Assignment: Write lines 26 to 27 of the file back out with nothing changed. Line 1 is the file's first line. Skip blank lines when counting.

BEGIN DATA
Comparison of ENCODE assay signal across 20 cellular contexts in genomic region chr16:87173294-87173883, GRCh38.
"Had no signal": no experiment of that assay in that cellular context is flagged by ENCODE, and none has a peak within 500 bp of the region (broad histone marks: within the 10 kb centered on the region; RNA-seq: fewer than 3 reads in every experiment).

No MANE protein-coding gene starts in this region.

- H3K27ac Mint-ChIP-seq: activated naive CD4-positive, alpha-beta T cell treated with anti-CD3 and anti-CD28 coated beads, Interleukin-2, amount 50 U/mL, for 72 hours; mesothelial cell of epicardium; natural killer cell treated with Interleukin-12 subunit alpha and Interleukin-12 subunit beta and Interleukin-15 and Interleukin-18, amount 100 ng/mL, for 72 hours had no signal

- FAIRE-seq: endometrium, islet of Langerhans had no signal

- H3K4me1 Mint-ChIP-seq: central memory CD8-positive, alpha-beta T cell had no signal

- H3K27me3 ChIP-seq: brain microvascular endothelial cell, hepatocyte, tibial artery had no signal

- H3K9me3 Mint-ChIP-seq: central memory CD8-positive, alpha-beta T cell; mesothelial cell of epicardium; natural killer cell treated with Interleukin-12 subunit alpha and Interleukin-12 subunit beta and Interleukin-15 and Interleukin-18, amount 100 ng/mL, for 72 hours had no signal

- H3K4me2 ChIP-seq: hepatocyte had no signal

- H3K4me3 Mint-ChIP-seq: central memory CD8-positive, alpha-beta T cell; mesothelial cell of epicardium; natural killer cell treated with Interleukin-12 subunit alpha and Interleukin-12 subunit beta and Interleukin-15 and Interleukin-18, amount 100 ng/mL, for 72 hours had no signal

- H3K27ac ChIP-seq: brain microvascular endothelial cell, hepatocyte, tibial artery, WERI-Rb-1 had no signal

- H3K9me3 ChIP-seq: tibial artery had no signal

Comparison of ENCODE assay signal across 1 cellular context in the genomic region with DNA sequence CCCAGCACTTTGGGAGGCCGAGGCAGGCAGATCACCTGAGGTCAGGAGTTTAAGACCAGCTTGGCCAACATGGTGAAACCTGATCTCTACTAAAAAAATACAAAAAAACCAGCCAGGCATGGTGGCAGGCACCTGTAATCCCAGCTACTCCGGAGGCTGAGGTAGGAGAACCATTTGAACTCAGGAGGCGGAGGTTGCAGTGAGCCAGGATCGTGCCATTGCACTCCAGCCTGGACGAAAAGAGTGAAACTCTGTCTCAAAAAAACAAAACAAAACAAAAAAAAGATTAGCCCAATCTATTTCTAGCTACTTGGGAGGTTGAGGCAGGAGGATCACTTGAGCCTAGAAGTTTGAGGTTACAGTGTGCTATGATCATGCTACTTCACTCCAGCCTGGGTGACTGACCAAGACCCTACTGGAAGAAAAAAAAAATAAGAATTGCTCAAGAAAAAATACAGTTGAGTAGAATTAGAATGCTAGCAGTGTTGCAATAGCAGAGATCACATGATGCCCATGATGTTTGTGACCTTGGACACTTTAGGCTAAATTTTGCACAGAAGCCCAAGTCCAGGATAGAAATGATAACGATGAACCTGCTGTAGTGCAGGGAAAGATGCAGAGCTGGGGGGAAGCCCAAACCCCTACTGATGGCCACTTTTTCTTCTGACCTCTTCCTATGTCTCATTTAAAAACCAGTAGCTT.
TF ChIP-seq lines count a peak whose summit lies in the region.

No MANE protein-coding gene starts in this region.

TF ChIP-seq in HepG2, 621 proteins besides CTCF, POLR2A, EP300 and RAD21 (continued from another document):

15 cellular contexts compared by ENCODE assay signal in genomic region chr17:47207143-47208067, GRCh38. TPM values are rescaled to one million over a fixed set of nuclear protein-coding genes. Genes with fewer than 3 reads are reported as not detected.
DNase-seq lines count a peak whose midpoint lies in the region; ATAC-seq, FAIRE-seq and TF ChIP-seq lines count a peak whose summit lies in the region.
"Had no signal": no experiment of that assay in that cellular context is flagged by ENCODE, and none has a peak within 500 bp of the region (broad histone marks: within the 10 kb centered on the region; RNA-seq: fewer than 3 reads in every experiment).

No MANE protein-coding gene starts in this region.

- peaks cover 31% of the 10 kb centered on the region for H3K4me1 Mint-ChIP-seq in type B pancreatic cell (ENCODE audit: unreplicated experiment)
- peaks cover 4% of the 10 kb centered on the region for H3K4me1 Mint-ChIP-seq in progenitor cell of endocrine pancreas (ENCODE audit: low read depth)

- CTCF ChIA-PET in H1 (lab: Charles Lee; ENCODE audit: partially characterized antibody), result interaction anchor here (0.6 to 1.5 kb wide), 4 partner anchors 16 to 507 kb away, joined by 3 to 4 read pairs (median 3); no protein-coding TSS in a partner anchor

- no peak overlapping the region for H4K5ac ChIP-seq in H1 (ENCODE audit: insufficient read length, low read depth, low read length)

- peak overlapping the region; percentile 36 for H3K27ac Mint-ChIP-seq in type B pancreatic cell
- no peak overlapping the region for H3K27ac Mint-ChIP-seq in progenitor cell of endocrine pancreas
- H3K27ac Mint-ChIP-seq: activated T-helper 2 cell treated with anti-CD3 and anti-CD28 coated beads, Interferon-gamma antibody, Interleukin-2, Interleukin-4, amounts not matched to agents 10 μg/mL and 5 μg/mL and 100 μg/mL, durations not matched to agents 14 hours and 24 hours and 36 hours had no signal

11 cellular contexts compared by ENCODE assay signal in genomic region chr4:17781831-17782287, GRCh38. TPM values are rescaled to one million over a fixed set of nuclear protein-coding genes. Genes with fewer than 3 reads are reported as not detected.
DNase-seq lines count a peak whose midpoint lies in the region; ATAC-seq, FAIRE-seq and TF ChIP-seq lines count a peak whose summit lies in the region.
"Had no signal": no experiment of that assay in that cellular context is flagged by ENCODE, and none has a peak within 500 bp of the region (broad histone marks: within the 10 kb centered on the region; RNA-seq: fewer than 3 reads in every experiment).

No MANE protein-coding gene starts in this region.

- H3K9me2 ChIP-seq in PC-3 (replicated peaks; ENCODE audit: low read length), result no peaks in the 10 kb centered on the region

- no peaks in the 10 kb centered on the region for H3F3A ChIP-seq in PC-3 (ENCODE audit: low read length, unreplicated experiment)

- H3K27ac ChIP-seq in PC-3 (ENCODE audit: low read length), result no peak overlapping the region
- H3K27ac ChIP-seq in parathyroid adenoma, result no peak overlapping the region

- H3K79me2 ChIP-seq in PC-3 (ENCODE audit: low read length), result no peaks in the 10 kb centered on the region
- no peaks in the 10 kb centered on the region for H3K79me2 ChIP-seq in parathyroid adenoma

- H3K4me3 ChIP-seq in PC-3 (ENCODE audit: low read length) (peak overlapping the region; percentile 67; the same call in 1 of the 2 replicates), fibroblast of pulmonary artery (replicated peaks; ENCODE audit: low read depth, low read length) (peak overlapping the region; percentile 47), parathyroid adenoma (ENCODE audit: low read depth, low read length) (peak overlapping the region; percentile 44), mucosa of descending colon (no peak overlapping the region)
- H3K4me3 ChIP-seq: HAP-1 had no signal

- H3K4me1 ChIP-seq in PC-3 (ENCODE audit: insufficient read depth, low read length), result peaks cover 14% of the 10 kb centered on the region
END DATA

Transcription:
- no peak overlapping the region for H3K27ac Mint-ChIP-seq in progenitor cell of endocrine pancreas
- H3K27ac Mint-ChIP-seq: activated T-helper 2 cell treated with anti-CD3 and anti-CD28 coated beads, Interferon-gamma antibody, Interleukin-2, Interleukin-4, amounts not matched to agents 10 μg/mL and 5 μg/mL and 100 μg/mL, durations not matched to agents 14 hours and 24 hours and 36 hours had no signal